Artist of the Issue: Josh Guo

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The Postlude Prince

 

Joshua Guo ‘20 is a gifted and passionate pianist. Having performed many times after morning chapel, The Circle Voice’s humor section last year dubbed him the “Postlude Prince.” Josh spoke with The Circle Voice about his musical journey and plans for performing arts on the Circle as a lead music prefect.

 

When and how did you start playing the piano?

I started playing the piano when I was four when my mother forced me to go take piano lessons. But right away, I found an instant connection and realized that it would become one of my lifelong passions. I began composing at eight, which was even more powerful in giving me independence and control over what I played.

 

What are some things you like about the piano?

I love the piano and composing because it’s a way for me to express my inner thoughts and emotions, to communicate and connect with others, and to tell the most beautiful, vivid stories. For me, a single note on the piano can tell a story that thousands of words can’t.

 

Who are your favorite musicians and composers?

My favorite jazz pianist is Bill Evans because he can break apart a traditional jazz tune and piece it back together in his own innovative way, especially on Conversations with Myself, where he overdubbed himself so that he could play multiple parts at once. My favorite classical composer is Liszt because of how he seamlessly blends technicality and emotion to tell a story. I also love John Williams because of his variety and range in genre and mood as well as his ear for melody. My favorite jazz composer is Chick Corea because of his forward-thinking experimentation across genres and his work ushering in the birth of jazz fusion. Finally, my favorite modern artist is Frank Ocean because of his gift for pouring raw, unfiltered emotion into a minimalist soundscape.

 

What are some of your favorite pieces?

“Liebestraum No. 3” by Liszt, “Beautiful Love” as performed by the Bill Evans Trio, “Vienna” by Billy Joel, “Spain” by Chick Corea, “Ex-Factor” by Lauryn Hill, and “Moon River” by Audrey Hepburn

 

What is your favorite music memory at Groton?

One favorite memory was the tour of China the Jazz Band took during spring break of my Fourth Form year. It was such an awesome time to bond with everyone else in my band and to connect and even play with musicians from schools all over China. 

 

At Groton, this isn’t a specific memory, but I’ve always found it really therapeutic sitting in a practice room late at night and listening to the muffled noises of other people practicing and singing through the walls. It sounds really weird and creepy, but it’s just a moment of harmony and peace and quiet, which I think we don’t get enough at this school.

 

What are your plans as a music prefect?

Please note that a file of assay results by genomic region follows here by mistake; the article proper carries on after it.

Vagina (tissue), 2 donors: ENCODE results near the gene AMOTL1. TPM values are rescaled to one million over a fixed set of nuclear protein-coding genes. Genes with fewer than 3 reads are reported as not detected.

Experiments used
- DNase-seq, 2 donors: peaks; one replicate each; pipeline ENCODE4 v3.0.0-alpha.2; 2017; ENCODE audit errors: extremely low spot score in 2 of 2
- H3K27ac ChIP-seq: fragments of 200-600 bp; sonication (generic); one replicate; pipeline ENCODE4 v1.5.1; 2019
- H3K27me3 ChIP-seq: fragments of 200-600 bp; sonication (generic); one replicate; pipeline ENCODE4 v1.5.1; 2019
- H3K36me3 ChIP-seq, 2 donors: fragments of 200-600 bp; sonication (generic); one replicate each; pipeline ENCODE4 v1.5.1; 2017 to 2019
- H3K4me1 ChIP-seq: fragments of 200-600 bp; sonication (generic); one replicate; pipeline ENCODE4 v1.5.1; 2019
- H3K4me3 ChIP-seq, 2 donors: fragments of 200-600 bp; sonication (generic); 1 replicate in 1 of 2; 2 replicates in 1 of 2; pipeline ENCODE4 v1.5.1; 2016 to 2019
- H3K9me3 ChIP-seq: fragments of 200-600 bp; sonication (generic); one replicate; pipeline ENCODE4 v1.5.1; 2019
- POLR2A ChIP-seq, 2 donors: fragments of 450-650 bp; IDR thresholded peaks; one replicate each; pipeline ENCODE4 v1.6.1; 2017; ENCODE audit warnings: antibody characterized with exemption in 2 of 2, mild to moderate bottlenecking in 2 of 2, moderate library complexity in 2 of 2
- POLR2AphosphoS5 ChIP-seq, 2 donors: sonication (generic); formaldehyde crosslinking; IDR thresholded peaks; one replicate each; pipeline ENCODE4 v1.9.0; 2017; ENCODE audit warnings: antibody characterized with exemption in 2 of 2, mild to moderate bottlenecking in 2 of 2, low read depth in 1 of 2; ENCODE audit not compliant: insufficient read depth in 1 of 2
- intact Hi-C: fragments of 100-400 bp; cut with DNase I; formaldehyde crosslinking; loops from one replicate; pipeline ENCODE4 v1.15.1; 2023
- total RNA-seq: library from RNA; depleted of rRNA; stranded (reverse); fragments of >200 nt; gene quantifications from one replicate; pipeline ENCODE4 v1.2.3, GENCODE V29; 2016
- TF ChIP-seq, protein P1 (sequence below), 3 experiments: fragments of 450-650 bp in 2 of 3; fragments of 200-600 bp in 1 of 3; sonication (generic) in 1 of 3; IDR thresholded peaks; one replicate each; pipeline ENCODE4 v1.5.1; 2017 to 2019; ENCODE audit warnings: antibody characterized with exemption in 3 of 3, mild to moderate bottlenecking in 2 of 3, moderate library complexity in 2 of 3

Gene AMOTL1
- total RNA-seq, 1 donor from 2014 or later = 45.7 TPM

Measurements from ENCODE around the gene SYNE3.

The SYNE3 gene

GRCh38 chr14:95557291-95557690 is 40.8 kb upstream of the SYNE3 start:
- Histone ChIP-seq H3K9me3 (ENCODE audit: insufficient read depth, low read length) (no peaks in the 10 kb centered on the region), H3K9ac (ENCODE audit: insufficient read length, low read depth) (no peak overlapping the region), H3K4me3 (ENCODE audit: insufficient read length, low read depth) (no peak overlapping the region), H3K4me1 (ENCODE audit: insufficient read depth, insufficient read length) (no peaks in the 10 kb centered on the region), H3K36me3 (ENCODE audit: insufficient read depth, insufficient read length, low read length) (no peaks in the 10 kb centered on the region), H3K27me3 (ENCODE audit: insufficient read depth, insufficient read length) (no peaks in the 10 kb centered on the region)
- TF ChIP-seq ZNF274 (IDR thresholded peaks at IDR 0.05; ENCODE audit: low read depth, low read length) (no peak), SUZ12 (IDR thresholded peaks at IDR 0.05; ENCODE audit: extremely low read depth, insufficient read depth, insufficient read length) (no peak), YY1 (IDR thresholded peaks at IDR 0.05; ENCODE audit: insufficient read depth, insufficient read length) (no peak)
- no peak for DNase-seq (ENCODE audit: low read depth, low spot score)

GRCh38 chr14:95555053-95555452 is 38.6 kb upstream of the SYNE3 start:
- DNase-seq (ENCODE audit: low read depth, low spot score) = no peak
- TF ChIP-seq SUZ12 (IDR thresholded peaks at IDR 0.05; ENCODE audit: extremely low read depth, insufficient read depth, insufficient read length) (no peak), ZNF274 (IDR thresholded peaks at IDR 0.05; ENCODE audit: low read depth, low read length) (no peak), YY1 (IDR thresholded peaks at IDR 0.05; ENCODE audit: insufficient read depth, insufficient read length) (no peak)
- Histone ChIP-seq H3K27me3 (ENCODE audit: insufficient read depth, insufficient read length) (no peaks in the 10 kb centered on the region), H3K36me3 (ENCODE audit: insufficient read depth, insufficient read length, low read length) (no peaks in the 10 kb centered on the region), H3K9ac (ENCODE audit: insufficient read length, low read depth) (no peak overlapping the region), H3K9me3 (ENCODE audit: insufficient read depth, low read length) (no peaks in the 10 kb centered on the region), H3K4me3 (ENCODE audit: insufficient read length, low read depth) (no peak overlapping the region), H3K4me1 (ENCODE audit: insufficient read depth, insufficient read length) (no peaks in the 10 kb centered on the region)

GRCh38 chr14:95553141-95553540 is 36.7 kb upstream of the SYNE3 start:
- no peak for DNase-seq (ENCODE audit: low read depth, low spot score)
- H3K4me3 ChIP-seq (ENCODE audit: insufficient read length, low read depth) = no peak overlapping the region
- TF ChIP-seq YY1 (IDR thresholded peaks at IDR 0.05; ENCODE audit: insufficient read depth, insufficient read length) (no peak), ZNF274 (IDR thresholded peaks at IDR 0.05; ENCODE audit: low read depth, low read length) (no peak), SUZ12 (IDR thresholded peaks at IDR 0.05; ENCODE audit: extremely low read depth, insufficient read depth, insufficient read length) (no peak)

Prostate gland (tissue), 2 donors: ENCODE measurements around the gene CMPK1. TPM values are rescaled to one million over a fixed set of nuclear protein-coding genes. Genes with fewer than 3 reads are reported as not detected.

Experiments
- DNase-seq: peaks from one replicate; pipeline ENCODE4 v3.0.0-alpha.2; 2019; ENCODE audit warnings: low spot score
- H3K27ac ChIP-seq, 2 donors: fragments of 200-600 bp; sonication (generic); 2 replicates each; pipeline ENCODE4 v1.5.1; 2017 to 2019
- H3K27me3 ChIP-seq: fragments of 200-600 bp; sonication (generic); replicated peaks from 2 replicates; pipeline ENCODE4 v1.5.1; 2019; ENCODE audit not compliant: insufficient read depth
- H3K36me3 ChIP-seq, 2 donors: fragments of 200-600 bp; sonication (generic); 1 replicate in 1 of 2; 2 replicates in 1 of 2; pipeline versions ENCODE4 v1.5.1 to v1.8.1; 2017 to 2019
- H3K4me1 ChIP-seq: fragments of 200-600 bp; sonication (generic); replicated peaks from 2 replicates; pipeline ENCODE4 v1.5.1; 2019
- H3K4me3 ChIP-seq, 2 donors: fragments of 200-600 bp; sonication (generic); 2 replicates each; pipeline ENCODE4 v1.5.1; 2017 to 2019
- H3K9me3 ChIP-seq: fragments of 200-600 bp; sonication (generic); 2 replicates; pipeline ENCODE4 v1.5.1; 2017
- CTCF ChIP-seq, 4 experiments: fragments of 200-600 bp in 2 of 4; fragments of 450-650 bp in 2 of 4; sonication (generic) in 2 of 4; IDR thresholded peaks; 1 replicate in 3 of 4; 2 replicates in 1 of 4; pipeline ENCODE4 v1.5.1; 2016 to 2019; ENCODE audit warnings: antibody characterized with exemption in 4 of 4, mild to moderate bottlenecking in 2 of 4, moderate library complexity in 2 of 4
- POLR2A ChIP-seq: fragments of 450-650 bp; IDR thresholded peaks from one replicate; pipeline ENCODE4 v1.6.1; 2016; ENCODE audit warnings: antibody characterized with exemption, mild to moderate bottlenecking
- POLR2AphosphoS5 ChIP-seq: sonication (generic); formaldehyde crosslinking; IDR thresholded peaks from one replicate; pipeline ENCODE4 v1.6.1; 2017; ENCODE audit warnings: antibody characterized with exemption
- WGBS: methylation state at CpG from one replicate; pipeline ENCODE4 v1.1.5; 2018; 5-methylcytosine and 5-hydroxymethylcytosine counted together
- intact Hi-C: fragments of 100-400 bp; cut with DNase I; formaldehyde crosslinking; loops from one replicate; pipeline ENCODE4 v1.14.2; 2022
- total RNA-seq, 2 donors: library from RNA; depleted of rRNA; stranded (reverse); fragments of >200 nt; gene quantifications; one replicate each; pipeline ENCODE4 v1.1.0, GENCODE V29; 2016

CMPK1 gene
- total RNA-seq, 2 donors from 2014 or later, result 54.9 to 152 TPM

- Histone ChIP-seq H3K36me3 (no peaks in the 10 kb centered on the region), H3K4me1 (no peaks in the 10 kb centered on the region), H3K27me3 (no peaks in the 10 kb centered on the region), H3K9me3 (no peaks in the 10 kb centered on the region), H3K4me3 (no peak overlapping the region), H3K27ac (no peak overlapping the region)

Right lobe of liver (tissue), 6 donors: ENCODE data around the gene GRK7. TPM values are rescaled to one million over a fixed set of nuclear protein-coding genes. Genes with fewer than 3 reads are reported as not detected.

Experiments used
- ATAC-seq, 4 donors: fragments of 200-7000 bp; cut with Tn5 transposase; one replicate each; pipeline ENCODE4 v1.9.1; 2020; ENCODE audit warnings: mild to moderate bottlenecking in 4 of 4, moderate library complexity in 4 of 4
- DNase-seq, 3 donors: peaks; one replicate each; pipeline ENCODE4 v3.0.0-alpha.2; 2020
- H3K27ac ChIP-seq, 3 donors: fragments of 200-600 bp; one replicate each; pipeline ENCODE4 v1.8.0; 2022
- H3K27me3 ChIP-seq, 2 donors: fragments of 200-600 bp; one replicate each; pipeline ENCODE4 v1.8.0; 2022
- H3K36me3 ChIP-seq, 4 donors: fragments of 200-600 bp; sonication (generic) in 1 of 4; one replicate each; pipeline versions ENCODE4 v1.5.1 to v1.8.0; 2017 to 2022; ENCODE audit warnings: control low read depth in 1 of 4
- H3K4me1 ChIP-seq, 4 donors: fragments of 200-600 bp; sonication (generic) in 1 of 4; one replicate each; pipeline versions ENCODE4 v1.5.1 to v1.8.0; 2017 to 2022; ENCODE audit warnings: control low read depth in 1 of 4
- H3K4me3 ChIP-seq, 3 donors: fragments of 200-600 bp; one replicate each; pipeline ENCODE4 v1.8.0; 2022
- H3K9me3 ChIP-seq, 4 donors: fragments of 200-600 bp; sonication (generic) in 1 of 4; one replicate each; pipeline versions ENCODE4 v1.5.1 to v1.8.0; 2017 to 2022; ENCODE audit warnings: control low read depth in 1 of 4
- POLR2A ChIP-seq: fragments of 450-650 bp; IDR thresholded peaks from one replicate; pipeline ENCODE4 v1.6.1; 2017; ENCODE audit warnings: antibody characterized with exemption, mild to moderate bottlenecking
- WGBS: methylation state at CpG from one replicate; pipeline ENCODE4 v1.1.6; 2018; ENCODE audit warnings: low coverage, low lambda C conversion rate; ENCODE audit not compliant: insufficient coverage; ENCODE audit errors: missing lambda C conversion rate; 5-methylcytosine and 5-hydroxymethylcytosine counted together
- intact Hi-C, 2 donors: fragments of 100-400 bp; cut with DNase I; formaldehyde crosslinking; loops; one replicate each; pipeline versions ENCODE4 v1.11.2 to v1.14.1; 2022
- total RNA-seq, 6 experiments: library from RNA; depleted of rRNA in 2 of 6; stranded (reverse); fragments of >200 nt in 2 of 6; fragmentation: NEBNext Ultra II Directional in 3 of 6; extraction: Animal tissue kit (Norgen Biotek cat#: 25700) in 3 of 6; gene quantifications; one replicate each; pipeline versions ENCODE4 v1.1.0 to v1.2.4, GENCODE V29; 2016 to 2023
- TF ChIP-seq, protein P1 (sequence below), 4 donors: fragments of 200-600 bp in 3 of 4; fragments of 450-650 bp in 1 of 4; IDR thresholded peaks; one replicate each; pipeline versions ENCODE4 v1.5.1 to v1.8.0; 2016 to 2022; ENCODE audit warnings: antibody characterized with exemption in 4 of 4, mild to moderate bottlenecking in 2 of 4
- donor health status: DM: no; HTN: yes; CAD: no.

As a music prefect, I definitely want to continue to bring more music into everyday Groton life to showcase the amazing talent we have and also to lift the community’s spirits through music, whether it be in the chapel, community service, or even MLK Day celebrations. I also want to create more opportunities for student creators such as composers, songwriters, or producers to showcase their work. I’m helping organize the first-ever composition concert this winter, so hopefully that’ll be the first step in that process.

 

Are you doing any music FSAs at Groton this year?

I’m still deciding, but I definitely want more time to do more composing this winter, maybe even some more modern experimentation with production, which I haven’t done a lot of. 

 

What musical projects have you worked on during the summer?

This summer, I continued with some projects from my music FSA last winter, during which I transcribed the music of the Bulang Minority into a multimedia e-book as their music is fading and being forgotten. I went back to the Bulang village this summer to return all the music I’ve written and transcribed for them. I also recorded new music to be transcribed.

 

How do you balance academic and music life at Groton?

I’ve never really seen music as a burden or a task, and therefore I’ve never really felt that I’ve had to balance it with academics. Academics and music are two important pieces of my life, with music offering an important change of pace and therapy for me to relieve stress and anxiety, or let out whatever I’m feeling at the moment. Some of the longest nights and difficult winters here have been remedied with a quick trip to the piano or my favorite Spotify playlist. I couldn’t survive without music, and I’m so grateful to it and the rest of the music community here at Groton.

Josh playing the piano at the Hard Rock Cafe last winter. Courtesy of J. GUO ’20